Every five minutes a psycho with a machine gun says, 'Let's kill 'em now,' and someone else says, 'No, let's wait a while. Dressed in Olympic sweatsuits some also wearing Stahlhelme and carrying Walther MP sub-machine guns , they were members of the German border police , although according to former Munich policeman Heinz Hohensinn [35] they were regular Munich police officers, with no experience in combat or hostage rescue.

Their plan was to crawl down from the ventilation shafts and kill the terrorists. The police took up positions awaiting the codeword "Sunshine", which upon hearing, they were to begin the assault.

In the meantime, camera crews filmed the actions of the officers from the German apartments, and broadcast the images live on television.

Thus, the terrorists were able to watch the police prepare to attack. In the end, after "Issa" threatened to kill two of the hostages, the police retreated from the premises.

At one point during the crisis, the negotiators demanded direct contact with the hostages to satisfy themselves the Israelis were still alive.

Fencing coach Andre Spitzer , who spoke fluent German, and shooting coach Kehat Shorr , the senior member of the Israeli delegation, had a brief conversation with West German officials while standing at the second-floor window of the besieged building, with two kidnappers holding guns on them.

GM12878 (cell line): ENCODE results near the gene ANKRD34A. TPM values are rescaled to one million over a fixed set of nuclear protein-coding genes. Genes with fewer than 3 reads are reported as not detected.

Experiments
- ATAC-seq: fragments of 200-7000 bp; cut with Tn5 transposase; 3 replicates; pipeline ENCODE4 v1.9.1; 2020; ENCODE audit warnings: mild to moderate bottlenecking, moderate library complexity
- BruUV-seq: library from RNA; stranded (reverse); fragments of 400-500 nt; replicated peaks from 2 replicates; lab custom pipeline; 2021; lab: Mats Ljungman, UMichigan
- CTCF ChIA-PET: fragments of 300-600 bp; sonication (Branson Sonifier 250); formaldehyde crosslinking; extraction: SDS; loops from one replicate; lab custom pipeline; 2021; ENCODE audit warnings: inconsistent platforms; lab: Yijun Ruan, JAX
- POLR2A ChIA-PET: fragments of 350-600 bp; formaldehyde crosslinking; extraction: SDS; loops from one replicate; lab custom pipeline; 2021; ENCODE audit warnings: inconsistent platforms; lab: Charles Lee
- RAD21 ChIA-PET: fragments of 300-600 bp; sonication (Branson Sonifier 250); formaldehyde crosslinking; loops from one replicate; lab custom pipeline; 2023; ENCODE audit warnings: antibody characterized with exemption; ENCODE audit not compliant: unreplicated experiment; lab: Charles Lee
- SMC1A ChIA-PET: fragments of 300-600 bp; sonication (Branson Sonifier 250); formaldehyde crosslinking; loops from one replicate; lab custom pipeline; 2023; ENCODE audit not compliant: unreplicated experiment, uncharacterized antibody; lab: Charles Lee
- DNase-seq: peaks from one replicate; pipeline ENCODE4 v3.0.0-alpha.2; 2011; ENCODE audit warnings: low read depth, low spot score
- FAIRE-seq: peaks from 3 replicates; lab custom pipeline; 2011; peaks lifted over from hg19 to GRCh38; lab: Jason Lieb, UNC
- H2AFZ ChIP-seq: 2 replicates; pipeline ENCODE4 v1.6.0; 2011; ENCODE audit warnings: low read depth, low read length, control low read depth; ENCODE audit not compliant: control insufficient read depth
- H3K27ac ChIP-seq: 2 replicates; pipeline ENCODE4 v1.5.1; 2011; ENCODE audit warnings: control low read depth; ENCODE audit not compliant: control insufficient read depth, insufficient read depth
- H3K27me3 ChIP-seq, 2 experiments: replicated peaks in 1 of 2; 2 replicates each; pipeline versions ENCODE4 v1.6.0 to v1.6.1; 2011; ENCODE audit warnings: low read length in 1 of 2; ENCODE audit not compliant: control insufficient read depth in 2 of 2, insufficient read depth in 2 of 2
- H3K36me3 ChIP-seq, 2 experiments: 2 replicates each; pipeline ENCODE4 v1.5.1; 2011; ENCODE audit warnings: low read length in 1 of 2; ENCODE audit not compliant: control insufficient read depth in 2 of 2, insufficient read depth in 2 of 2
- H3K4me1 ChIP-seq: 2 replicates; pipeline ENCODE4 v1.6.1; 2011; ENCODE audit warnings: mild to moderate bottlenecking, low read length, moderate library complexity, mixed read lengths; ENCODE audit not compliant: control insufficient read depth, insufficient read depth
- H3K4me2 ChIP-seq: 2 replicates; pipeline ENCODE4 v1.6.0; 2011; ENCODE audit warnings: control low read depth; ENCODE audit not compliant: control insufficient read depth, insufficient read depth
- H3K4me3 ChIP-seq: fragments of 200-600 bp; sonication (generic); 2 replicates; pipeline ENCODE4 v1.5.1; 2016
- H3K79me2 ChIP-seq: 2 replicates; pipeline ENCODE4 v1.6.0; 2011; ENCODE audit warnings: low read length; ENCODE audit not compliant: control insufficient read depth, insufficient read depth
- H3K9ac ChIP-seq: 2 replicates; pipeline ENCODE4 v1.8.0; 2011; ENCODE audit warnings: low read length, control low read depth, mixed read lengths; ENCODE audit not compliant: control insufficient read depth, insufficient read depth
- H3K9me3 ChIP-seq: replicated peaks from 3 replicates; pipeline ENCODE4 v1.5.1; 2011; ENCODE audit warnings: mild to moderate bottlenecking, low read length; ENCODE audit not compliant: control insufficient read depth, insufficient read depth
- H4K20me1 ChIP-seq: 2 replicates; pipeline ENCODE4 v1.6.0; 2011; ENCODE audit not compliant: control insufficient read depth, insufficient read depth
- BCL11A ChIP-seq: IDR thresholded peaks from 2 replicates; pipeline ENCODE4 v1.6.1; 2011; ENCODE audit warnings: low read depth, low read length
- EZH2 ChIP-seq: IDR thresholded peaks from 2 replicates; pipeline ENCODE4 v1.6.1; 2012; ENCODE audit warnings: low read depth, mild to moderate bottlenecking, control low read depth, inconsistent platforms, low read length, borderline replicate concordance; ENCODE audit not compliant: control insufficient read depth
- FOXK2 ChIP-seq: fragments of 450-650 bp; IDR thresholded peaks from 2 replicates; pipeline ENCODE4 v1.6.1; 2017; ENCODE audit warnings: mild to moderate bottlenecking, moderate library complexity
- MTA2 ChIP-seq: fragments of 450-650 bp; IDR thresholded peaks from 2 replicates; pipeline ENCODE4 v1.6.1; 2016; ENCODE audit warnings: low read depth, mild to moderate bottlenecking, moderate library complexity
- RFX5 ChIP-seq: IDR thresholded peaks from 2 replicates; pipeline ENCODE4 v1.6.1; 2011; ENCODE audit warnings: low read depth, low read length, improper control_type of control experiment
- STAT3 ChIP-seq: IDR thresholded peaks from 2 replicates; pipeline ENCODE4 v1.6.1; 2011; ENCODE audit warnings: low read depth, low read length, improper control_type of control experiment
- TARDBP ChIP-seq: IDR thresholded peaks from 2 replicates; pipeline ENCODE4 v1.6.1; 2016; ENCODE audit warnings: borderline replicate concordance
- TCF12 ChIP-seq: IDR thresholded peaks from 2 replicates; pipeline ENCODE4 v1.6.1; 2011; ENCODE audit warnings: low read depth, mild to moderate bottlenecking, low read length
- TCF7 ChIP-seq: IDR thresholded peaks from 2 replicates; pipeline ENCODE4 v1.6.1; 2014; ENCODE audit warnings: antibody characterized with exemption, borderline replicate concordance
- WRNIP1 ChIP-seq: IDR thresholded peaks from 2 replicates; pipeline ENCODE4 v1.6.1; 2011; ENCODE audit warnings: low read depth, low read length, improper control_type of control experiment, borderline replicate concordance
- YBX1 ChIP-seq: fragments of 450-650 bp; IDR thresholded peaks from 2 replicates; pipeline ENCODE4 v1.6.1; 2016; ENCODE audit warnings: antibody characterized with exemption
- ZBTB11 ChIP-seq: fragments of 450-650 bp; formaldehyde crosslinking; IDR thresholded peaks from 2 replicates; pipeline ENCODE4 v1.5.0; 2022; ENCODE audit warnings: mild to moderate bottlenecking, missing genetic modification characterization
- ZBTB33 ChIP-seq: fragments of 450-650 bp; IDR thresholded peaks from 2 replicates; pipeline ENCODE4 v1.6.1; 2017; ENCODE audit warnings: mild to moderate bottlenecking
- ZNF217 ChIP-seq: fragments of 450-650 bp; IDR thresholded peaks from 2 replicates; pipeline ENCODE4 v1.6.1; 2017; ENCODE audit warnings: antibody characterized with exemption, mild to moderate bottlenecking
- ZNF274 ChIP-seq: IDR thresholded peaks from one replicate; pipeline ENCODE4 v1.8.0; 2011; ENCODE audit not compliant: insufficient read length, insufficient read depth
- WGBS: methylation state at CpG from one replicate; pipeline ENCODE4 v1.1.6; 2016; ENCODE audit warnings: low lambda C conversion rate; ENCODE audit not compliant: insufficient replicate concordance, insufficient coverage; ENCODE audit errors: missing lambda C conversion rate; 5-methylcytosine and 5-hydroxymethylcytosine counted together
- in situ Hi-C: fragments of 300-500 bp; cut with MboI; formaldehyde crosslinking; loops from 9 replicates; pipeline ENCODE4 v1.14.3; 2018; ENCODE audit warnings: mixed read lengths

When Spitzer attempted to answer a question, he was clubbed with the butt of an AK in full view of international television cameras and pulled away from the window.

A few minutes later, Hans-Dietrich Genscher and Walter Tröger, the mayor of the Olympic Village, were briefly allowed into the apartments to speak with the hostages.

Tröger spoke of being very moved by the dignity with which the Israelis held themselves, and that they seemed resigned to their fate. Tröger noticed that several of the hostages, especially Gutfreund, showed signs of having suffered physical abuse at the hands of the kidnappers, and that David Berger had been shot in his left shoulder.

While being debriefed by the crisis team, Genscher and Tröger told them that they had seen "four or five" attackers inside the apartment.